Whether you’re giving your board a summary of the results from a recent conference, pitching a new idea to business partners or trying to sell your boss on a new concept, it’s important to know how to give a professional business presentation. Here are some practical pointers for meeting planners, conference organizers or anyone who needs to get in front of and influence a crowd.
Tip No. 1: Think strategically.
Any presentation you make to colleagues, business partners or higher-level executives should touch on the key goals of your organization. Even operational issues can be tied to strategic goals.
Tip No. 2: Organize your thoughts.
Outline your material to ensure good balance and flow. Write out not only the introduction and conclusion but also the transitions between your major points so the connections are logical are clear.
Tip No. 3: Practice, practice, practice-out loud, not just reading to yourself.
Especially if you’re using audiovisual aids, try to practice in the place where you’ll be giving the presentation so you can be familiar with equipment, outlets, switches or computer hook-ups.
Time is money and you look unprofessional if you don’t respect time limits. Too short? You must be unprepared or do not have anything important to say. Too long? You’re boring and self-centered.
Tip No. 5: Never hand out an entire written presentation.
The best handouts use outlines, graphics and bullet points. Prepare enough handouts for the anticipated audience; then make a few extra copies.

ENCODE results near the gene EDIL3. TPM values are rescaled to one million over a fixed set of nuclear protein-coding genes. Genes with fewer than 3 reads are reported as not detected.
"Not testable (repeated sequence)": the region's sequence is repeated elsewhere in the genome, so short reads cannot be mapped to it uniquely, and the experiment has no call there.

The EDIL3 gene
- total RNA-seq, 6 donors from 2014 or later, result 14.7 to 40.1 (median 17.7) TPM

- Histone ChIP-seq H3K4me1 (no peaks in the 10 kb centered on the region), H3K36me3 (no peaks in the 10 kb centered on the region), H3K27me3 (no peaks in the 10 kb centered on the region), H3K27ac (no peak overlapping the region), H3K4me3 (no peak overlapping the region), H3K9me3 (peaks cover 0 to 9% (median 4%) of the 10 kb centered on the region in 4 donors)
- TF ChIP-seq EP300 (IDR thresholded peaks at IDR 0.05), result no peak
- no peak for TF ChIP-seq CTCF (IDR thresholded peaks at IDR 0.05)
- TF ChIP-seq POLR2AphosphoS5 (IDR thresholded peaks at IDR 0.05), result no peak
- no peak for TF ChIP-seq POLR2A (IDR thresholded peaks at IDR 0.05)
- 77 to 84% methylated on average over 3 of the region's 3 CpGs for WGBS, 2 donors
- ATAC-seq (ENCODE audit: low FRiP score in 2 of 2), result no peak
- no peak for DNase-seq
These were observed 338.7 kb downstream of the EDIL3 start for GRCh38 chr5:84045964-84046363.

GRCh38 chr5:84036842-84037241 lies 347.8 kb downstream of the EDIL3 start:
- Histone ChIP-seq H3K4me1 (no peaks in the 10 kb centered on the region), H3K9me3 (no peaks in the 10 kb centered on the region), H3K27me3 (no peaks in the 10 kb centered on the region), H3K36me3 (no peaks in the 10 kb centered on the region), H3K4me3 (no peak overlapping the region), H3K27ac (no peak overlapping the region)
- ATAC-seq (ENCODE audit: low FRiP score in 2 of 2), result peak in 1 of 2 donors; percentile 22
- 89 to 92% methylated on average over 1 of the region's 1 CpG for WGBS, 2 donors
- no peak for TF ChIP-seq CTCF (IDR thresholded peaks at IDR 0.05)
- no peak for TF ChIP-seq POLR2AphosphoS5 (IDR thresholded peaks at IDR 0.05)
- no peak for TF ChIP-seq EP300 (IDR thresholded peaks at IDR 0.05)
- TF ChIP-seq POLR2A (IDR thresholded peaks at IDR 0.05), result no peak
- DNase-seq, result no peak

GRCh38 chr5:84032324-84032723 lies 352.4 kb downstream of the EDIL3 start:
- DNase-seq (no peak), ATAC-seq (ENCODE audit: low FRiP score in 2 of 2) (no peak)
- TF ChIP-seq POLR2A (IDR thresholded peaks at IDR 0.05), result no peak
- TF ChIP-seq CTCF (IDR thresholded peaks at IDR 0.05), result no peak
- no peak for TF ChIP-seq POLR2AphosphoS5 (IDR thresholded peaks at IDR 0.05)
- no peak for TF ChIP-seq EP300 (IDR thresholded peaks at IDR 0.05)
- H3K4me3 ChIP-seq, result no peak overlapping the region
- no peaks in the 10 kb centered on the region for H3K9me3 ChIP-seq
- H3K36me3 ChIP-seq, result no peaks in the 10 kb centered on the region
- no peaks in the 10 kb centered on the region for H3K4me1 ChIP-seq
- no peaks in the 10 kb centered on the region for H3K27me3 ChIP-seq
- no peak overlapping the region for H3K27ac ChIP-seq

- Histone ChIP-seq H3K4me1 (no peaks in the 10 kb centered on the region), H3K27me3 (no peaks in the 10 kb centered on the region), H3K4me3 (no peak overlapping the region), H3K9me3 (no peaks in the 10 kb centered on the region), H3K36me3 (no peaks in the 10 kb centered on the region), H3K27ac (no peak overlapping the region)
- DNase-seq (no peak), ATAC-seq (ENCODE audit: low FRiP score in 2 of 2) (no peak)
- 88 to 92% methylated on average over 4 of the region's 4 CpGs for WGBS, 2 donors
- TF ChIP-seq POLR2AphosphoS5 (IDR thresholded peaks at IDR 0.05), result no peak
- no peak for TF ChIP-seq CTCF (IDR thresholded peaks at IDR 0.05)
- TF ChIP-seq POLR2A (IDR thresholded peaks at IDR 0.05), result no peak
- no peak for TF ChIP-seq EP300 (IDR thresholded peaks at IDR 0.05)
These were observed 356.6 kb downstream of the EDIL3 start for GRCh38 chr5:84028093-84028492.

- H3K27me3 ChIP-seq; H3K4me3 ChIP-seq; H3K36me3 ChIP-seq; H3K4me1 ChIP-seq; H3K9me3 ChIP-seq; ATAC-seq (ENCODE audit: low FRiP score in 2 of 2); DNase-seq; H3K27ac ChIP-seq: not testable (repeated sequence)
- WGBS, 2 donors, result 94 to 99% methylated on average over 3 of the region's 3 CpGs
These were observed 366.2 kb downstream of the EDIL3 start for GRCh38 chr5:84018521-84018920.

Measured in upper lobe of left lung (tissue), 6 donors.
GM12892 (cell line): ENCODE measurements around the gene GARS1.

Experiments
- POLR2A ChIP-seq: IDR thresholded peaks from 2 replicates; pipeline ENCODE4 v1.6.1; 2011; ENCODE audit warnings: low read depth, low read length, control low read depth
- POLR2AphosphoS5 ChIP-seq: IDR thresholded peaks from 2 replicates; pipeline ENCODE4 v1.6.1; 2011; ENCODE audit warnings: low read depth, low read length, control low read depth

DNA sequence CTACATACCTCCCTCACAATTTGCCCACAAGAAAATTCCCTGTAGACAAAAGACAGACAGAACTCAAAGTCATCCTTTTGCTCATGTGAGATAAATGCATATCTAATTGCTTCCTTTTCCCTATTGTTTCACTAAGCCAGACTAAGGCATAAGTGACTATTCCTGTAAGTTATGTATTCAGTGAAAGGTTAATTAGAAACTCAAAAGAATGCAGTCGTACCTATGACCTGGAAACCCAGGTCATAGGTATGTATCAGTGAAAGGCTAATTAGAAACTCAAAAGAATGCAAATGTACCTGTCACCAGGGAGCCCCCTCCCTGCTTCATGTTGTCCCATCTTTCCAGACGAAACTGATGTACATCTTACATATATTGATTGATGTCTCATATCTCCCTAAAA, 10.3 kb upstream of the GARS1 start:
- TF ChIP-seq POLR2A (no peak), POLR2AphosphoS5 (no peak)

Tip No. 6: Dress comfortably.
Wearing a new shirt, tie, scarf or pin may give you a confidence boost, but avoid the discomfort of new shoes or anything that may distract you. Think power colors like red, navy blue or black and white, and soften them with accessories.
Tip No. 7: Be flexible.
If the meeting has started on another topic, consider whether you can weave the previous discussion into your introduction. If it isn’t reasonable, don’t force it. Stick with what you’ve practiced.
Tip No. 8: Show gratitude.
Say “thank you” to the person who introduces you and acknowledge your listeners.
Stand before a group. Show you are in control. Keep your hands to your side and gesture naturally. Don’t fidget with a pencil or clicker and don’t speak with your hands in your pockets.
Tip No. 10: Reinforce your key points.
Follow the old dictum: “Tell them what you’re going to tell them, tell them, then tell them what you told them.” Touching on the high points in the beginning will make it easier for your audience to follow.
Tip No. 11: Incorporate humor.
You build rapport if you can get your audience to laugh with you and they’ll be more open listeners. Be prepared for Murphy’s Law: If something goes wrong, react with humor, not annoyance.
Tip No. 12: Invite feedback.
Respond positively to questions; view them as signs of interest, not challenges. Don’t let questions leap too far ahead or take over, forcing you to rush at the end of your presentation.
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Tip No. 13: Know your subject by heart.
Never read your presentation. Summarize your main points and be sure your conclusion includes action steps.
Tip No. 14: Be mindful of time.
Leave a few minutes of your allotted time for additional questions at the end.
Tip No. 15: End with thanks.
Thank your audience for their time, whether it’s two people, 20 people or more.
What tips would you add? Share your thoughts in the comment section below.
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